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seanferguson13, Solicitor
Category: Law
Satisfied Customers: 31
Experience:  3 year qualified solicitor with expertise in UK taxation.
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I have a property that is rented out, this property makes up

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I have a property that is rented out, this property makes up a total of seven flats in a converted building, every year we have issues with the management Company trying to claim unreasonable service charges, on an average it's approx £200.00 per month, they are claiming money from all the leaseholders for redecoration, cleaning of communal parts etc nothing has been done at the property in years and the cleaning of communal parts is being done by the residents as there is no cleaner. All leaseholders are now setting up a right to manage. But nonetheless there is a court case pending from last year to have a judgement set aside, I am just waiting on a court hearing date, every year the management agent instruct a firm of solicitors whom also charge unreasonable fees, I have today received a letter saying they are going to begin forfeiture proceedings. What can be done to stop this ?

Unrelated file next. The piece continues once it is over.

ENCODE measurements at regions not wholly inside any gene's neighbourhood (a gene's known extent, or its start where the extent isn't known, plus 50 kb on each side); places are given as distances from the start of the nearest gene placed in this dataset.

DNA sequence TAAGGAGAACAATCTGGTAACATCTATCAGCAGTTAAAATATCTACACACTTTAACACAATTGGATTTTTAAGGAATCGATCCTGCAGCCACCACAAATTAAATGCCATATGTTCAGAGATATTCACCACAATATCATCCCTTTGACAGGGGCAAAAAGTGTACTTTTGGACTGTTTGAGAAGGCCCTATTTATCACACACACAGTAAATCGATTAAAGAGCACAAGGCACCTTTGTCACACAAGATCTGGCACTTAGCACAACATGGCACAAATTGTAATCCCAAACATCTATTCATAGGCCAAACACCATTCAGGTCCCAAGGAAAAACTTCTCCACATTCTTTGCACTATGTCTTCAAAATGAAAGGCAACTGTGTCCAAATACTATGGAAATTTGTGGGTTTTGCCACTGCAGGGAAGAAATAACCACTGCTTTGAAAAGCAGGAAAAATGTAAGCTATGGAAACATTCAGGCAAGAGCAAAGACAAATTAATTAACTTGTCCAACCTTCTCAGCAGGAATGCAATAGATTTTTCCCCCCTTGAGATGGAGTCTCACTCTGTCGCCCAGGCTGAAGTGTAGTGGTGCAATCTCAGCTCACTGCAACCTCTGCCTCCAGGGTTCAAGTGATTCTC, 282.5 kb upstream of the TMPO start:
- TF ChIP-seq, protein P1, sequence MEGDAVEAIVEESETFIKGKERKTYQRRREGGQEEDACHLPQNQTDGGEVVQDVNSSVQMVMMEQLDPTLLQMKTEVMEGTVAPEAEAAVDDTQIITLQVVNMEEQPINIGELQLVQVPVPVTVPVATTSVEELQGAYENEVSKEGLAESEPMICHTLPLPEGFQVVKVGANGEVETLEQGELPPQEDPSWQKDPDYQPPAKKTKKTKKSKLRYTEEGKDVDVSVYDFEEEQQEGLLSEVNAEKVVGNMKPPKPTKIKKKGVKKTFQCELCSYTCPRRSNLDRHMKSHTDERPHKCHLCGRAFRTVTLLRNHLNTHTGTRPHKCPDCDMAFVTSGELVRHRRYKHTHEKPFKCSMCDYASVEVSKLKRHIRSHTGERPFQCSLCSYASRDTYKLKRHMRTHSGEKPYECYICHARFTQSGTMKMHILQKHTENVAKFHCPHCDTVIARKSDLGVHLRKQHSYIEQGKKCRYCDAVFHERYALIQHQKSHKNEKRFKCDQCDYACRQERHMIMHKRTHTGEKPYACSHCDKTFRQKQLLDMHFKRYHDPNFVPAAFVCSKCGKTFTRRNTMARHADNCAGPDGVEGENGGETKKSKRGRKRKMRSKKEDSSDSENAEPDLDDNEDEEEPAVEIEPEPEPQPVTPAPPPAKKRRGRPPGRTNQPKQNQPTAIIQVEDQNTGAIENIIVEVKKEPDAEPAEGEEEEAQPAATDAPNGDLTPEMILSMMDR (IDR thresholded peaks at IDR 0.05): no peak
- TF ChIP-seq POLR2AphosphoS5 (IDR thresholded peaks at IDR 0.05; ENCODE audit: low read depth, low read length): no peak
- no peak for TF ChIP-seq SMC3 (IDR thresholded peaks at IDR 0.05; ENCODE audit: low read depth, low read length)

seanferguson13 : HiThis is a notoriously complex area of law. However to summarise the option you will need to adopt will depend on the approach taken by the landlord.Relief from forfeiture is a discretionary remedy that is available to a tenant or any third party with an interest in the lease after a landlord has exercised its right to forfeit the lease.A tenant can apply for relief from forfeiture as soon as the landlord is proceeding with the forfeiture. A landlord will be proceeding with the forfeiture as soon as a section 146 notice has been served, if a section 146 notice is necessary (I'll come back to this). A landlord "is proceeding" by either of the following actions:By bringing proceedings, until such time as it has taken back possession of the property by virtue of a court order.By way of peaceable re-entry, the landlord is considered to be proceeding until the tenant is out of time to issue a claim for relief from forfeiture.The application for relief from forfeiture can be made:In a counter-claim in a defence by a tenant or a third party against a landlord's claim for forfeiture of the lease (if there is one).In a claim form by a tenant or a third party who has a right to relief, such as an undertenant, or a mortgagee. If the landlord has peaceably re-entered the property, the application must be made by separate proceedings.The object of the court when granting relief is to put the landlord and the tenant back into the position in which they would have been if there had been no forfeiture.The landlord can only peaceably re-enter the property if you have not paid rent or breached your covenants. However, it must issue a section 146 notice:(a) specifying the breach(b) requiring the tenant to remedy the breach (if applicable)(c) requiring the tenant to pay monetary compensation.Even then, peaceable re-entry is still not an option unless the tenant has failed to:(a) remedy the breach within a reasonable time (if applicable); and/or(b) pay reasonable satisfaction.If you have not breached your lease then the Landlord has no cause of action.Hope this helpsSean
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